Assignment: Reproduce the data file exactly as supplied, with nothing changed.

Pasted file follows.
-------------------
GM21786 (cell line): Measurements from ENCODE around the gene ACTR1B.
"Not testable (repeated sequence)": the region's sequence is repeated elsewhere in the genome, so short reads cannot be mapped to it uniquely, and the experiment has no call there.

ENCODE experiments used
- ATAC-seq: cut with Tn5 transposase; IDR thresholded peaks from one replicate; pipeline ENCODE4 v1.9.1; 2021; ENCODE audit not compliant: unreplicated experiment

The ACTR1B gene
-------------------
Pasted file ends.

GM21786 (cell line): Measurements from ENCODE around the gene ACTR1B.
"Not testable (repeated sequence)": the region's sequence is repeated elsewhere in the genome, so short reads cannot be mapped to it uniquely, and the experiment has no call there.

ENCODE experiments used
- ATAC-seq: cut with Tn5 transposase; IDR thresholded peaks from one replicate; pipeline ENCODE4 v1.9.1; 2021; ENCODE audit not compliant: unreplicated experiment

The ACTR1B gene